During this period, Chicago was going through a massive demographic shift referred to as The Great Migration. It saw a mass movement of southern black people into the north, particularly Chicago. One of the things they brought with them was jazz, and in no time, Chicago’s jazz scene was second only to that of New Orleans. A man named Jack Johnson, holder of boxing’s heavyweight title, ran the hottest club in town, Cafe de Champion, catering to ‘African aristocracy’ and ‘vanquished but aspiring whites’. It built on the success of an earlier club called ‘The Marquette’ run by a man named Bill Bowman.
This set the scene for George Paris. George was the kind of sports figure we rarely see today. A clog dancer, accomplished sprinter, and BC’s first heavyweight champion. It was this last title that would lead to him becoming a trainer for the Vancouver Police, the Seattle Giants baseball team, and later heavyweight champion Jack Johnson.
While jazz had made its debut in Vancouver in 1914 with the Original Creole Orchestra playing the Pantages, by 1917, it was about to become a phenomenon. George Paris, with his frequent trips to Chicago, would be at the centre of making Vancouver the West Coast’s hottest jazz city. With alcohol prohibition coming into effect in 1917, hotel bars like at the Patricia, the Irving, and the Bodega would turn to live music to offset the loss of sales from alcohol. By 1919, Paris had convinced Bill Bowman to manage the Patricia. Bill Bowman would gain later fame as the teacher of Quincy Jones, but prior to that, he would bring the likes of Doc Hutchinson, Ada ‘Bricktop’ Smith, and Jelly Roll Morton.
It is perhaps hard to imagine how outside contemporary society’s norms Jazz truly was. It was one of the few places where blacks and whites could mix freely, and it was home to a thriving cannabis scene. Songs like Reeferman, If you’re a Viper, and Weedsmokers’ Dream became standards, and somehow this was all tied to alcohol prohibition. Not only did instituting prohibition help create Vancouver’s jazz scene, when BC lifted prohibition in 1921, the jazz scene soon began to decline. Also, while Seattle was undergoing a similar demographic shift as Chicago, the local Canadian unions made it harder and harder to work on this side of the border, until eventually instituting a ban on all American acts that would remain in place until Duke Ellington in 1940. Vancouver’s once great Jazz scene simply migrated to Seattle.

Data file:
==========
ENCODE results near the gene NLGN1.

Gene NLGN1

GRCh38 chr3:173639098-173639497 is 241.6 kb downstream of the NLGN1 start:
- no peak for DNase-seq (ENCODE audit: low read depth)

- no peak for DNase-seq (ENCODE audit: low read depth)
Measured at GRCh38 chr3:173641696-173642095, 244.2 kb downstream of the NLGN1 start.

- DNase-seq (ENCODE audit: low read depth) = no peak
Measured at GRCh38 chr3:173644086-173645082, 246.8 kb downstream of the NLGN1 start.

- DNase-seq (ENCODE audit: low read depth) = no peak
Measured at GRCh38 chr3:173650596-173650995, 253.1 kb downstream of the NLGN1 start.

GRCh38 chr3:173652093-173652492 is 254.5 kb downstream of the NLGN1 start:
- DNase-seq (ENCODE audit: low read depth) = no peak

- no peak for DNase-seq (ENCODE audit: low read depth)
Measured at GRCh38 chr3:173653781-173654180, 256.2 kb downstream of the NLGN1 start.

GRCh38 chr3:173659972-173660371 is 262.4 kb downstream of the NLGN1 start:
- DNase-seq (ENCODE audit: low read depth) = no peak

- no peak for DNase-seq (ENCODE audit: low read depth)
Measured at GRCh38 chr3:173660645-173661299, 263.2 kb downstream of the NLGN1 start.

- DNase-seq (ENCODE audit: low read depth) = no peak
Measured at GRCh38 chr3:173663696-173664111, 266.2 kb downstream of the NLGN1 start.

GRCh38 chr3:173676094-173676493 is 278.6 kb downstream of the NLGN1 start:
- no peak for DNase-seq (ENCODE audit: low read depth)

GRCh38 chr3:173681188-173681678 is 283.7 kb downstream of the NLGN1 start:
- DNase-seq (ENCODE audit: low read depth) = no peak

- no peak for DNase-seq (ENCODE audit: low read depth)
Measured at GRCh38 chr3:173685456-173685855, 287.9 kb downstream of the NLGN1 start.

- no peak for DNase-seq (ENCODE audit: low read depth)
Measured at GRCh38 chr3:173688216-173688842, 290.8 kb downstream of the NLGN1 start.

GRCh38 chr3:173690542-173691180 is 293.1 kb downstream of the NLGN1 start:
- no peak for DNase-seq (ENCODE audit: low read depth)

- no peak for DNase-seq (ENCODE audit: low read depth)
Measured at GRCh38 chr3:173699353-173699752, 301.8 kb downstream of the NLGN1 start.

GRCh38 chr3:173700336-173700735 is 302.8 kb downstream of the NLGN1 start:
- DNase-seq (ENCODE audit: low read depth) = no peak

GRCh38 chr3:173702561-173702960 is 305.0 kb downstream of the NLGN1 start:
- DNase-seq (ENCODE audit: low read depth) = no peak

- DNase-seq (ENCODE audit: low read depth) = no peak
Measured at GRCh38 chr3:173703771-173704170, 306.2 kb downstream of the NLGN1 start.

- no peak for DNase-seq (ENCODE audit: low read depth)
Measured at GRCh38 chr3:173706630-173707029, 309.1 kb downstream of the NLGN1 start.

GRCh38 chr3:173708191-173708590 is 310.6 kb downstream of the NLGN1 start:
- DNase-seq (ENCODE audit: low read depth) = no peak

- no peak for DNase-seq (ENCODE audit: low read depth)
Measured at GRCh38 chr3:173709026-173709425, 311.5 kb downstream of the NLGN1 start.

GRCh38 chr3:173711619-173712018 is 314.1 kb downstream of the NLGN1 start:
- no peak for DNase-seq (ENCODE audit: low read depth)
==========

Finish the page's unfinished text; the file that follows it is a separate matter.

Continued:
With the jazz scene on the decline, BC would witness the birth of a new industry, one that would give rise to powerful brands. While smugglers on the east coast would be heavily controlled by the Italian Mafia, giving rise to brands like Seagrams, and Sleemans, the west coast had a very different industry. In some ways more established and respectable, such as first the Growers Wine Company, and then Growers Cider. The company motto back then was “What Western Canada Makes, Makes Western Canada.” The Growers Cider Company was truly a Western Canadian Company, with more than 90 percent of the company owned by residents of the four western provinces.
This appeal to Western Canadian interests led another company to build on the Budweiser Brand. In 1931, Coast Breweries Limited launched a beer known as ‘BC Bud’, and it was likely that this was the first BC Bud to be smuggled into the US. This beer was advertised as ‘liquid bread’ and sold as ‘good for you’. And in a foreshadowing that is unparalleled in its epicness, it’s makers implored people to “Buy BC Bud and support home industry, and help solve our unemployment problem.”
This veneer of respectability that is firmly established today was not as clear cut back in the day. BC Bud was smuggled into the US in such massive amounts that the northwest coast of the United States resembled “…a floating ship-city, thousands of miles in length, bobbing up and down in place along the coast of America, and serviced by a fleet of much smaller, nimble rum runners that slipped to and from the mainland under cover of night.” This would eventually lead the US government to push for an extension of the area of the ocean over which governments have jurisdiction, from 3 miles to 12.
This helped curtail the trade somewhat, but nothing would stop it until the US repealed prohibition in 1933, leaving Coast Breweries free to buy a controlling interest in the San Francisco Brewing Company.
With alcohol legal in both Canada and the US, and cannabis now illegal in both places, Canada’s jazz history would be relegated to Montreal, but the seeds of a new industry had been planted in British Columbia, one that would take another thirty years to germinate.
To be continued in part two.